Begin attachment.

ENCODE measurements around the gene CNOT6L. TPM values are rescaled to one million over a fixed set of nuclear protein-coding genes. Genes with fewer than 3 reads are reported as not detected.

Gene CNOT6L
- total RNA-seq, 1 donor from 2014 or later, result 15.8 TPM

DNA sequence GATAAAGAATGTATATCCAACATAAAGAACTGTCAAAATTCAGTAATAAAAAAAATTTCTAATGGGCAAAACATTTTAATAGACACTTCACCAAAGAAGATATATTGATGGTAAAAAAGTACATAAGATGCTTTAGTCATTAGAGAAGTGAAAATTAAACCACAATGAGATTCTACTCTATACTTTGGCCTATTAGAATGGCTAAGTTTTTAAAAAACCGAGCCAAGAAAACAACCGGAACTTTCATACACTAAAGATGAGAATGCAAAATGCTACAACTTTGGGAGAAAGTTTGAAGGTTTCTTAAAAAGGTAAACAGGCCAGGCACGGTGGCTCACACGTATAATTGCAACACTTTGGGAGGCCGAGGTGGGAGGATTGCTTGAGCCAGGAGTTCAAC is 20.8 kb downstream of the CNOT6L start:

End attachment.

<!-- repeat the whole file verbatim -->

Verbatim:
ENCODE measurements around the gene CNOT6L. TPM values are rescaled to one million over a fixed set of nuclear protein-coding genes. Genes with fewer than 3 reads are reported as not detected.

Gene CNOT6L
- total RNA-seq, 1 donor from 2014 or later, result 15.8 TPM

DNA sequence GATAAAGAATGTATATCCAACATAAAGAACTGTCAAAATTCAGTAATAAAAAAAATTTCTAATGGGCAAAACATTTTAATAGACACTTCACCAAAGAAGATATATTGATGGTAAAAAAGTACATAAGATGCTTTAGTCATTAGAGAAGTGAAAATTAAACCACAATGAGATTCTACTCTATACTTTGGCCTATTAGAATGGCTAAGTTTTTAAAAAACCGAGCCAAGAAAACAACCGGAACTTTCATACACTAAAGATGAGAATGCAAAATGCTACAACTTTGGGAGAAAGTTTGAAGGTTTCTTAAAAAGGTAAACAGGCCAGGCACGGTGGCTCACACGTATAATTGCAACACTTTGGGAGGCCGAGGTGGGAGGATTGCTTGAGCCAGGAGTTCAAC is 20.8 kb downstream of the CNOT6L start: